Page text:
Short operators += and *=
In Java, it is often required to change the value of a variable with something like in
x = x + y;
It basically adds y to x and assigns it back to x. Java provides a shorter form for this statement.
x += y;
As an example here is the code that

If you compile and run, you get the following output
value of x after x +=3 5 value of x after x +=y 10 
The addition is not the only operator on which compound assignment statement can operate. It can operate on *, / and other operators as well.
x *= y ; // Is same as x = x*y
x /= y; // Is the same as x = x/y;
x %= y; // Is the same as x = x % y;
x <<= y; // Is the same as x = x<
x &= y; is the same as x = x & y;
Special Considerations
Java is a highly "typed" language. What we mean by this  is that, Java, generally requires that the types of the variables in the assignment statements should be same. So, if you write a code like one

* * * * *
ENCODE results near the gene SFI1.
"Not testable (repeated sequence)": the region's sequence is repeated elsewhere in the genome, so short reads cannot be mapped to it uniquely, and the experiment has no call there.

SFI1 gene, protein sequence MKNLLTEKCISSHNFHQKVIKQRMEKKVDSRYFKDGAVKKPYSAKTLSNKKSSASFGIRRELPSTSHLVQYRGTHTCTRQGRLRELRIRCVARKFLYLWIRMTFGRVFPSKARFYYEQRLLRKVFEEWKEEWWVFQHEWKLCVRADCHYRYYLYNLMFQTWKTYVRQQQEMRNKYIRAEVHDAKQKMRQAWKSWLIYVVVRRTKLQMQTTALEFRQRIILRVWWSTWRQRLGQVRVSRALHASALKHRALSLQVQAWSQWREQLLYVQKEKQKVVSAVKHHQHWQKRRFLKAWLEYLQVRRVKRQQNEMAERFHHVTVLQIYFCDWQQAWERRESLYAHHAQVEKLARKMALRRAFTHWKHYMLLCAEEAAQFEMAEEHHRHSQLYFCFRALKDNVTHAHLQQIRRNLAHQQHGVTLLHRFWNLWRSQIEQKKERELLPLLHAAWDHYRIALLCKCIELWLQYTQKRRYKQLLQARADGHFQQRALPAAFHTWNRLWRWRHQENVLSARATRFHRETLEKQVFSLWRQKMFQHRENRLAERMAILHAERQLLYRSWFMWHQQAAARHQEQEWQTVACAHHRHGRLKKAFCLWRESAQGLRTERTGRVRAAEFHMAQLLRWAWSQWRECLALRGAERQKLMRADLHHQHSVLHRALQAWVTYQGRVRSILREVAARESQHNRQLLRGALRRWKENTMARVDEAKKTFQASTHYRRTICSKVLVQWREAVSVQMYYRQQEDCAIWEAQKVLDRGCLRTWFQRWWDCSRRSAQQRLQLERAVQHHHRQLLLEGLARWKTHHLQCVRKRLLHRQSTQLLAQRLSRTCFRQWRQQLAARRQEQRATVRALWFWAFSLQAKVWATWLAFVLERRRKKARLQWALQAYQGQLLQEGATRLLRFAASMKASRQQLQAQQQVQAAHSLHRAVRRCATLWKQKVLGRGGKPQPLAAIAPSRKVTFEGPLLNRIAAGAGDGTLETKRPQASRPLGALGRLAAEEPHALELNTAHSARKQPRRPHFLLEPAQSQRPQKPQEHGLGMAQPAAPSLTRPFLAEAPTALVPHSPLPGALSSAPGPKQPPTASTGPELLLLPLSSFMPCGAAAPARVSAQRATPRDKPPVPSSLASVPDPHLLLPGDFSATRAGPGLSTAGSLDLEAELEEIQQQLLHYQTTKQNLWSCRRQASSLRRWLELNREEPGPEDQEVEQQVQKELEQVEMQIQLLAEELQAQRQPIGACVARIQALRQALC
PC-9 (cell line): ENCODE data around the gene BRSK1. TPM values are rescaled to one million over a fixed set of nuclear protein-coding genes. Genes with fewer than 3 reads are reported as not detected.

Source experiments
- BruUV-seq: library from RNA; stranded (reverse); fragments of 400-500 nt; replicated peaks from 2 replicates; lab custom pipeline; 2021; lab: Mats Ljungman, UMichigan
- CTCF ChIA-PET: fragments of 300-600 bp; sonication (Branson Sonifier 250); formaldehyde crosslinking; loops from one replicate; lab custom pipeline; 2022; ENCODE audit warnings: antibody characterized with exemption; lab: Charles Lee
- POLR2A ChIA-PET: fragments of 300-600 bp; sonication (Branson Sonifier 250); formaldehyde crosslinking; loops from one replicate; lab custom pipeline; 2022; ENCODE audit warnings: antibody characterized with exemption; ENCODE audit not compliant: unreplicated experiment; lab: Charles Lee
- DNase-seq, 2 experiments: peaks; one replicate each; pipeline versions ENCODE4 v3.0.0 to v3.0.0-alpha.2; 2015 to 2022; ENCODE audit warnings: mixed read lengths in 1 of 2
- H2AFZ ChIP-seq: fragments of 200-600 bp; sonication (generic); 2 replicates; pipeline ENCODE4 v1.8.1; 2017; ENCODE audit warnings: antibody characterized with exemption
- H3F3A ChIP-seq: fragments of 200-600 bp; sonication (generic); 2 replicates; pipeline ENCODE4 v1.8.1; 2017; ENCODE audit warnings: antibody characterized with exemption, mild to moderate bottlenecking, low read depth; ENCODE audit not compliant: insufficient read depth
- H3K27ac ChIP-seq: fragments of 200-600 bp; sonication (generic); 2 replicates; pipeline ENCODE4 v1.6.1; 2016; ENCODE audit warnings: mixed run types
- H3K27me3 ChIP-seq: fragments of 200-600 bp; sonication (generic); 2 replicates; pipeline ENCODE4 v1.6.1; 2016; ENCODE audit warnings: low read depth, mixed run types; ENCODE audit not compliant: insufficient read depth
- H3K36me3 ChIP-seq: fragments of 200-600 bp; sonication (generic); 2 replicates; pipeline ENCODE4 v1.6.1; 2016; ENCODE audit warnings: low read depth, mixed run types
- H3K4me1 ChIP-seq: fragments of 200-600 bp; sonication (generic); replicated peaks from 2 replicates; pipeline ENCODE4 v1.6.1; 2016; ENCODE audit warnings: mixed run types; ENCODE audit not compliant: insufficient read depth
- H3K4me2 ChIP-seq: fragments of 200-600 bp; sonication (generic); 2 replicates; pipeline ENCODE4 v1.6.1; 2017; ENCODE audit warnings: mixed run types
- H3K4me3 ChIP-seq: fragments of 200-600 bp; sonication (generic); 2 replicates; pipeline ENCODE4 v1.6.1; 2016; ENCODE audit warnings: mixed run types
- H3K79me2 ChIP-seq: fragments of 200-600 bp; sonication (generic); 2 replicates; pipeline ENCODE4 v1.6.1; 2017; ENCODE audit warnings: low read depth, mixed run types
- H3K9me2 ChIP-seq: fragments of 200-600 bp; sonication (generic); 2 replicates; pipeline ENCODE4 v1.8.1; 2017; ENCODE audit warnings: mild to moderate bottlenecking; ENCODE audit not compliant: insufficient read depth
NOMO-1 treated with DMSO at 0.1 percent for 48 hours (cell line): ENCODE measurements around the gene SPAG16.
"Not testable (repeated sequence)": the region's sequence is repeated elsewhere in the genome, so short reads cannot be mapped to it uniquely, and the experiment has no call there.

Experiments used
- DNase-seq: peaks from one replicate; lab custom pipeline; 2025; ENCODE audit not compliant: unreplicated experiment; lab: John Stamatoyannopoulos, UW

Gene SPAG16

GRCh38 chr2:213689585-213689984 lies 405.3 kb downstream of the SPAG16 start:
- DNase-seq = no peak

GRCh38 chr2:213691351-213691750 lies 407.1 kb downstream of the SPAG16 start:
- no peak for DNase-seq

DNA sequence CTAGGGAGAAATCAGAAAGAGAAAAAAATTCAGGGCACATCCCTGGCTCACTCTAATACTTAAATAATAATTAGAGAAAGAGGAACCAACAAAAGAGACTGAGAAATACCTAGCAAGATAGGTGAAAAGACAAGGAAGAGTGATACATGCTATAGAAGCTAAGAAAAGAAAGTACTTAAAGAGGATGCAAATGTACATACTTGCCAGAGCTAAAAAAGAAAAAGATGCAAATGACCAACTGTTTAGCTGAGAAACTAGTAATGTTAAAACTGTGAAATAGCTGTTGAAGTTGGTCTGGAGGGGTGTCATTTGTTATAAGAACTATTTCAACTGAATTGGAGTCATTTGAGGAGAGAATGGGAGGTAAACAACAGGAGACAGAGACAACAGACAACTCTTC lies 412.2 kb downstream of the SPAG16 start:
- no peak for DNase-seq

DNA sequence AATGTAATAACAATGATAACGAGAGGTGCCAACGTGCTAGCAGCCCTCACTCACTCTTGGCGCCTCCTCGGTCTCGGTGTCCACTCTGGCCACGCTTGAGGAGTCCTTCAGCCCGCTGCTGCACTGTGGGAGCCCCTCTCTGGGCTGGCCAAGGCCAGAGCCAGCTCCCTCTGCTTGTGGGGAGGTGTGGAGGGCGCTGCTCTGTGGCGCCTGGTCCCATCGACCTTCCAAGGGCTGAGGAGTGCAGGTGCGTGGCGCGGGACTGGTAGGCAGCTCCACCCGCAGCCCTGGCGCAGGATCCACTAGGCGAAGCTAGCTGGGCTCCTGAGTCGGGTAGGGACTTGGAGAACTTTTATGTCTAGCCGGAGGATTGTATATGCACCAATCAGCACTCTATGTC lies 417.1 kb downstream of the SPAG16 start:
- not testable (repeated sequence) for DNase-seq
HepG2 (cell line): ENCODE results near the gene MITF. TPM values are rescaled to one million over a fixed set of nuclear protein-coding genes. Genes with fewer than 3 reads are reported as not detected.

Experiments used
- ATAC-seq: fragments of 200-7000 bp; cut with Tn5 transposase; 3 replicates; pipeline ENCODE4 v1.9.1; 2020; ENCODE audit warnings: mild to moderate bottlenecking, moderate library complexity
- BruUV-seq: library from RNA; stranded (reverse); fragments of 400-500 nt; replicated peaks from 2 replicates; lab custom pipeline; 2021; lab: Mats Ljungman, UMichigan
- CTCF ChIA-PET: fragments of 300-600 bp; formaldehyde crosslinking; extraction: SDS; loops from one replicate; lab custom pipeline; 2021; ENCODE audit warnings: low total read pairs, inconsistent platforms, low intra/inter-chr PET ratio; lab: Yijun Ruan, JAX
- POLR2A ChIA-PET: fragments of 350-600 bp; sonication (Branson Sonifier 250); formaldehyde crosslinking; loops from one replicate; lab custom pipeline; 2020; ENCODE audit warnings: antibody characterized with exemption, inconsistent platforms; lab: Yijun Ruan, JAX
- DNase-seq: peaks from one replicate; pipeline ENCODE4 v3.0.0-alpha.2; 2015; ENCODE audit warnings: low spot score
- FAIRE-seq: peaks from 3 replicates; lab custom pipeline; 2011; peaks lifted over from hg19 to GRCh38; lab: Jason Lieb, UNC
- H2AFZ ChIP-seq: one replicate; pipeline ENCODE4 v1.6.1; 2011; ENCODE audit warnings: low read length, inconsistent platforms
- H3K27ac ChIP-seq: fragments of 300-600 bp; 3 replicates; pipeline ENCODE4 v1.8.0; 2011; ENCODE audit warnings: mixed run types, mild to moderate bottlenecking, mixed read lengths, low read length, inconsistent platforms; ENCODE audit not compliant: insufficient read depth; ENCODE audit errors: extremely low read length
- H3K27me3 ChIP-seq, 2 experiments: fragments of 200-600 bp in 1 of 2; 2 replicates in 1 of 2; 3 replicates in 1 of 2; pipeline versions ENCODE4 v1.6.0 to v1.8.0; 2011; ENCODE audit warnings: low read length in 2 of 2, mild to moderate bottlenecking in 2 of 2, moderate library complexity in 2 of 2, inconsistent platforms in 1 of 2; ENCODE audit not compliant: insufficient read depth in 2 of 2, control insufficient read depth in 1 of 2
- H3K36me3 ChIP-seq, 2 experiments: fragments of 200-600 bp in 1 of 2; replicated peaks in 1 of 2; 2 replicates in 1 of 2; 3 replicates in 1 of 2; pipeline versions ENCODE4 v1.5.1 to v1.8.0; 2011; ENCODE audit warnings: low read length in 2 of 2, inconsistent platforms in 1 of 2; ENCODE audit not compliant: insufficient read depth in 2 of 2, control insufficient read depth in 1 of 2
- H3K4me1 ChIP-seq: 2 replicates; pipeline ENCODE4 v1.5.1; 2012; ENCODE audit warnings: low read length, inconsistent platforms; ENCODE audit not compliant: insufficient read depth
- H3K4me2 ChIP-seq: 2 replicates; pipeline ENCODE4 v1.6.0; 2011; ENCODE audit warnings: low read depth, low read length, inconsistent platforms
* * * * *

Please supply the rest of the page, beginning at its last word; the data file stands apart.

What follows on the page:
Then it will throw compile error. More specifically it will show following error if you compile
error: possible loss of precision
x = x +y;
^
required: int
found: double
1 error
However, if you replace the normal assignment statement with compound assignment statement, it compiles and gives result. So the code

Compiles and gives the following output
Value of x is 7
Basically,
A compound assignment expression of the form E1 op= E2 is equivalent to E1 = (T)((E1) op (E2)), where T is the type of E1, except that E1 is evaluated only once.
As another example the code
short z = 4;
x += 3.6;
is correct and is equivalent to
short z = 4;
z = (short)(z +3.6);
and evaluates to 7.
For details about the type conversions on the compound assignment statement please see this doc from Oracle .